Xgf’s neighbours were having a barbecue earlier today, so we moved our weekly hanging out day to tomorrow. (My landlords also brought four friends and relatives to celebrate the fact that they didn’t catch any fish earlier today.) There wasn’t a lot of social distancing going on at either gathering, so we each stayed inside. Here’s hoping a) nobody was sick, b) nobody will cough at us tomorrow as we go hiking, and c) there are no more shootings next to xgf’s house. Modern life is weird, eh.

Plague diaries, Day 98

Friday evening. There was a fatal shooting on xgf’s street, just two blocks away from her home. The shooter had been waiting for his victim, shot him, and jumped into a getaway vehicle. This is far, far different from the mass shootings that plague the US (and which were part of the reason I left that country), but that’s still mighty unsettling. Xgf is feeling fine – 2020 has greatly reduced her capacity to feel anxious.

The world is… not well, to put it mildly. There are reports of hospitals in the hotspot states (Florida, Arizona, Texas) running out of ICU beds. They’re all going through what New York had experienced back in April, and it’ll get very ugly before it gets better. Meanwhile, Florida’s governor decided to blame migrant farm workers for the spread of covid in his state. (Without taking any responsibility himself, of course.) Marginalizing a powerless minority group and blaming them for the world’s problems… There are some ugly historical precedents here.

Meanwhile, in Colombia, President Iván Duque Márquez decided to jumpstart the economy by eliminating the 19% sales tax for three days, essentially creating a Black Friday sale in June. The first day was today. Everyone who cares about public health is sounding the alarm, but they’re being ignored. I don’t think this impulse to put economy over people’s lives is deliberately malicious: I think there’s a distinct lack of understanding of basic science.

I’m just a 30-something guy, but I’ve had plenty of experience in running away from malicious governments, toxic managers, cities that didn’t feel welcoming… (One of my personal heroes is Rincewind from Terry Pratchett’s novels.) Part of me feels sorry for the people stuck under those petty imbecilic tyrants who don’t give a damn about the raging pandemic. Part of me is just glad that I’m very far away.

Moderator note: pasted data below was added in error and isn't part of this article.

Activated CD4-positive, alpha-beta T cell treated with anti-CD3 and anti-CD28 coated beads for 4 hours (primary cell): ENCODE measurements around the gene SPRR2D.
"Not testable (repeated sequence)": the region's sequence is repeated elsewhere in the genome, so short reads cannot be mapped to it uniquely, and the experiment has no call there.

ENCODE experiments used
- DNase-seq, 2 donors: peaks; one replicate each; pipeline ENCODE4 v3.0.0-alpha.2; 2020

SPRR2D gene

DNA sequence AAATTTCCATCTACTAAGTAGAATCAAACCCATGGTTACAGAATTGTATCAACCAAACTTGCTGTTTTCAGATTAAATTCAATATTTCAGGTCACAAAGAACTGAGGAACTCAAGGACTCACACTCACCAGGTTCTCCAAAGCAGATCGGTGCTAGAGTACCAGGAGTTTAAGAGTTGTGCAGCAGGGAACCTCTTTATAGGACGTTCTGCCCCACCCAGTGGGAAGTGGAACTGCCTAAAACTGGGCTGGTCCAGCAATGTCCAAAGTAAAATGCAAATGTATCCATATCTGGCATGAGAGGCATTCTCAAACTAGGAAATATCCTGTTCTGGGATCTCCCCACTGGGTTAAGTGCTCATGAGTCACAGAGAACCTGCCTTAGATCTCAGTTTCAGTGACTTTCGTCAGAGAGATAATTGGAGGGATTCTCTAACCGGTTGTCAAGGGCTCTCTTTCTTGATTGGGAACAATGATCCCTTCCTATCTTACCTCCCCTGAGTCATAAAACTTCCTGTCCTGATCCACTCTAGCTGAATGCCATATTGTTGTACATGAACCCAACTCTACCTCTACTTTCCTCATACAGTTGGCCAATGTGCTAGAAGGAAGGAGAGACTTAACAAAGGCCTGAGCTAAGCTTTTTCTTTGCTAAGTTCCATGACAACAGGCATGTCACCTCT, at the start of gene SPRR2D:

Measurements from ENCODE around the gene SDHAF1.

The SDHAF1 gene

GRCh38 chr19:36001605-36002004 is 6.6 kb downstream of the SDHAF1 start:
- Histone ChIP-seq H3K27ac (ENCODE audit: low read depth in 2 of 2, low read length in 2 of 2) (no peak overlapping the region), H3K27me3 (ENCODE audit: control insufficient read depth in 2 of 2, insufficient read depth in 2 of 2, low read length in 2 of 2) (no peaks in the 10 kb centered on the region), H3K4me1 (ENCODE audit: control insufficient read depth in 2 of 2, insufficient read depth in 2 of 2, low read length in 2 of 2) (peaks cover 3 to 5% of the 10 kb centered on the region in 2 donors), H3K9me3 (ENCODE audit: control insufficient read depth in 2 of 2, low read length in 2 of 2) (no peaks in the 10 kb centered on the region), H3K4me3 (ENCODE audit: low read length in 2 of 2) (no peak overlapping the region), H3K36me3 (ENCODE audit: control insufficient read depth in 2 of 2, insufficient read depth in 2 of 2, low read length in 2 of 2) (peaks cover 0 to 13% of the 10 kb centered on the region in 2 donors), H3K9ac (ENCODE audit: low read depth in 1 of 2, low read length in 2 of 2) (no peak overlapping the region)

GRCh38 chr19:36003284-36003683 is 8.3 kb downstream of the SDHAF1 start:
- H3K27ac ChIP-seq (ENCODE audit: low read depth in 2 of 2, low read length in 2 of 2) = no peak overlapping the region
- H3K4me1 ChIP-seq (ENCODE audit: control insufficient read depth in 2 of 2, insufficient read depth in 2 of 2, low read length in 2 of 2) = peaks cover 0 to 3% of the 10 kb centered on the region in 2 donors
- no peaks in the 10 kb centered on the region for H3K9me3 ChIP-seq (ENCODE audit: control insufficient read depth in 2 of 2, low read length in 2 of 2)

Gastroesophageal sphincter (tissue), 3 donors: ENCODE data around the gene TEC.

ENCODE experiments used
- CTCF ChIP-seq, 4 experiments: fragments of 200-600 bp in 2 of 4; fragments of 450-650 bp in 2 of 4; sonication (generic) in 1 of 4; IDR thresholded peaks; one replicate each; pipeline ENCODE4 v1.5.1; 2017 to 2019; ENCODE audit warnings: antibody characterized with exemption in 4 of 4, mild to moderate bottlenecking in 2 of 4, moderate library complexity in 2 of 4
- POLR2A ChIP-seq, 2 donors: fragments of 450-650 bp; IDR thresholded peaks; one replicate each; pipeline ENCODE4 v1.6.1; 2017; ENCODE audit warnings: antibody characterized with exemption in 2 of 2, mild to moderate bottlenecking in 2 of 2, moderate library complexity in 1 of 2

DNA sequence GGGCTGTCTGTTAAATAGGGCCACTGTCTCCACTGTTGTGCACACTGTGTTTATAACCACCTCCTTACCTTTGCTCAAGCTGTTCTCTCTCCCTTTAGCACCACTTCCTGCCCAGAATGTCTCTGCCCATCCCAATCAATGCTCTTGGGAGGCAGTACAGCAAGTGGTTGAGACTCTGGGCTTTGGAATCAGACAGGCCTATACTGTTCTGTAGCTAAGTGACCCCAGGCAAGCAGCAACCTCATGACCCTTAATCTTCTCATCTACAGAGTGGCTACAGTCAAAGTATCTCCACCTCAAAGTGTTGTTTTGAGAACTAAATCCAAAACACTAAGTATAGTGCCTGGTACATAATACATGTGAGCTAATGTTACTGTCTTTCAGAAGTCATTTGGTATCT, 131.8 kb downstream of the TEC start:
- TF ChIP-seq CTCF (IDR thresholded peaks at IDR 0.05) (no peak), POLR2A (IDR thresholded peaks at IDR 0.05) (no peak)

Today is the Juneteenth. Credit where credit is due: at work, all the meetings and calls got cancelled, and the entire company was encouraged to watch multiple roundtable discussions and speakers who described the systemic racism issues in the United States and beyond. It was educational and eye-opening. Let’s see if those words are followed by actions… Tomorrow, Trump will have his first rally in months – in Tulsa, the site of the infamous Tulsa massacre that happened 99 years ago. There’ll be room for 19,000 people: they all have to sign a waiver stating they accept the risk of catching covid at the rally. Tulsa’s government, as well as Trump’s own people, haven’t encouraged the attendees to wear a mask. That may end up being a super-cluster.

…time for more TV show binge-watching to keep my mind off this insanity.

Plague diaries, Day 97

Thursday night. The downright depressing covid news keeps on coming, but the sheer mass of it has made banality out of what would’ve been horrifying before the pandemic.

Media outlets no longer post how many people die each day, though there sporadic reports of some states, some cities getting more cases, more deaths. A few days ago, even the bare-minimum official death count managed to exceed the US death toll in World War I, but that was also mostly ignored. What’s really strange is that masks themselves have become a political issue. The fundamental scientific knowledge of airborne disease is being dismissed as some liberal conspiracy, a sign of cowardice, and so on.

The divide is particularly interesting on the state level. California governor Gavin Newsom has issued an order calling for mandatory mask use. There are, of course, lots of exceptions – if you’re walking, running, dining 6′ away from the staff, etc. (I would love to see servers toss plates and coffee at their shitty patrons.) On the other hand, Nebraska governor Pete Ricketts said that counties that require masks in government offices will not receive federal covid relief funds.

If this were a work of fiction, no self-respecting editor would allow such blatant partisan prose to be published. It’s too much on the nose, too ridiculous to be believed in. I heard that some of the contemporary accounts from the last days of the Roman Empire are so bizarre and outlandish that historians think they were just exaggerations – fables designed to make a point about the political decay. Some think that all of those stories, weird though they may be, are true. I think our own age will be remembered the same way: just far too many random happenstances, all unbelievable and stranger than fiction. Heh… There’s a chance that if someone reads this blog far enough in the future, they’ll think this was an exercise in creative writing, embellished here and there with my own imagination. It’ll definitely be easier to accept than the fact the world has turned into one giant satire, if only for a while.